LeBron James' Free-Throw Makeover
On the far end of the Miami HEAT’s bright yellow practice court, LeBron James can usually be seen trying to match Ray Allen, free-throw for free-throw. Sometimes they’ll finish practice off with a game of Around the World, which James has won twice in the last week, but free-throws always come first. Ray, then LeBron. LeBron, then Ray. Occasionally there is a disagreement over the count – these are not guys that lose very easily – but there they are next day, back at the same spot, with assistant coach David Fizdale fielding rebounds.
We don’t know who wins or who loses – you can assume Allen, but remember that James has beaten him at three-point contest – but we know they take this seriously. A career 74.7 percent free-throw shooter, James has never hit the 80 percent mark for a regular or post season. And it’s just about the only benchmark the four-time MVP has yet to hit after topping 40 percent from three this year.
If James has a weakness, it’s hitting, not getting, free-throws. And he knows it.
“I need and I want to shoot in the 80s,” James said during the HEAT’s week off. “That’s my next goal, my free-throw shooting.”
As it turns out, the Path to 80 has James not only trying to match Allen free-throw for free-throw after practice, but trying to match Allen’s mechanics in games in the second round of the playoffs.
While James has dealt with bouts of leaning-forward-itis on his free-throws before, at times taking a big step into the paint after releasing the ball, the defining trait of his form has been the deep knee bend and dip just before the shot – and after three dribbles and a spin of the ball. James looked more upright and on-balance than he had earlier in his career, but the results still left him well short of 80. Since Allen has said before that he is always willing to dispense shooting advice but only to those that come to him asking for it, it appears the results of this season led James to the Oracle of the Stripe.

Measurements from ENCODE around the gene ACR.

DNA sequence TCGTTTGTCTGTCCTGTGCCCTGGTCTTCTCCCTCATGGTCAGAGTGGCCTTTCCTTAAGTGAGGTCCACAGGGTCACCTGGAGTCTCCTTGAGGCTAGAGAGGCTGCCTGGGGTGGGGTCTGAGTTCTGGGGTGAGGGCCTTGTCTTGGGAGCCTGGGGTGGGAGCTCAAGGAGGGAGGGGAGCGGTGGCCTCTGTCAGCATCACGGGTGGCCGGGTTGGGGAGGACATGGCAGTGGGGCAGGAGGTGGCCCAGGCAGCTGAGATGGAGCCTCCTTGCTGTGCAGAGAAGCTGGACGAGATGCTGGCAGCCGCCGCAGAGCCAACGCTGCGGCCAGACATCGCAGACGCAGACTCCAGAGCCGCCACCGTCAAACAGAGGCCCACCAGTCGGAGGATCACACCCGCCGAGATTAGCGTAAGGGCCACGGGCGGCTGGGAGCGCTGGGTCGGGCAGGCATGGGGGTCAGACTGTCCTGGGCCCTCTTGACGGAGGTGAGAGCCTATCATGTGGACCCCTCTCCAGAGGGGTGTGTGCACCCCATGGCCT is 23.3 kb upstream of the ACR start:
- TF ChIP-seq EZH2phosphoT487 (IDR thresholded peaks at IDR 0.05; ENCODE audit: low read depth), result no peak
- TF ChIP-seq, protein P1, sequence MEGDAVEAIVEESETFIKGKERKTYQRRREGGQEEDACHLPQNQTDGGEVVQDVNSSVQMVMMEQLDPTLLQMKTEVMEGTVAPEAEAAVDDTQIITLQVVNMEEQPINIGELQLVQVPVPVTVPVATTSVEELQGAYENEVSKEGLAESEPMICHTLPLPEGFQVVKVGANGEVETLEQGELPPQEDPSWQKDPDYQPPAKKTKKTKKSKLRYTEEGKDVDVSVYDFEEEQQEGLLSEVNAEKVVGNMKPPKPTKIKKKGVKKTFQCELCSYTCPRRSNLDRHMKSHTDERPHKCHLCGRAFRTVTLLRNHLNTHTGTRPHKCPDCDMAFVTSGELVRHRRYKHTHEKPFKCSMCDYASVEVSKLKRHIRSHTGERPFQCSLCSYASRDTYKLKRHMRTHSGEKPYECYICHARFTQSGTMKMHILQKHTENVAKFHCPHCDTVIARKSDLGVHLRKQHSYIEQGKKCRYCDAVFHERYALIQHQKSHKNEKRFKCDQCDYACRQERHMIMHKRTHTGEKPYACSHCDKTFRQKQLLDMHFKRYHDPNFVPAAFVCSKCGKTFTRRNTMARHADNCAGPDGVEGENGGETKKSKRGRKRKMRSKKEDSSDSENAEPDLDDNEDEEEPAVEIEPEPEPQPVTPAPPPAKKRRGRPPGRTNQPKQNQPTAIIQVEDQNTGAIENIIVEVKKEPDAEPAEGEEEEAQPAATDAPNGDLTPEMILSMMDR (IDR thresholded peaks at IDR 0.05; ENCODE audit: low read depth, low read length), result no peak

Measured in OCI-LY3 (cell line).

“That’s what we’ve been working on, trying not to get him to dip” said Allen, a career 89.4 percent shooter. “That dip is what puts the ball in a weird position. It’s interesting because his mechanics, if you watch them when he misses – I’ve studied him shooting them a lot – that dip puts him in a bad position to where he starts trying to move the ball in different places and he ends up missing in different places. We’ve talked about it. He understands it. I just watch him and try to give him information and he seems like he has better confidence.
“I don’t know if he adopted my routine, I think he just goes to what’s comfortable for him. Looks good. He missed two free throws [last night] but he looks like he has a greater deal of confidence when he’s on the line. Just how he shoots it looks a lot more fluid. Our little free throw games, they’re definitely helping him.”
While we only have a single game’s worth of evidence and nine attempts, you be the judge of whether or not James looks more fluid at the line. We’ll start with James’ old form, then the new, then split-screens with both and finally a comparison to James' sensei.
James still holds the ball longer than Allen once he’s given the ball a little spin, but the key, Allen says, is the ball remains stationary.
“At least he’s not confusing his body too much where he’s doing a lot of moving on the free throw line,” Allen said. “He keeps the ball right at the basket.”
There are two things to keep an eye on moving forward: whether James can maintain this form and whether the free-throws fall at an increased rate. The former, however, is almost more important than the latter at this point. With only a few games a week during the playoffs, we probably won’t build up enough of a sample size to prove the effectiveness of James’ new form. But as long as James can maintain a consistency in his approach, we can let the shots fall where they may.
“The other thing I told him, I said, ‘Sometimes you can have great form and you just miss,’” Allen said. ‘”You didn’t do anything wrong, you just sometimes miss.’”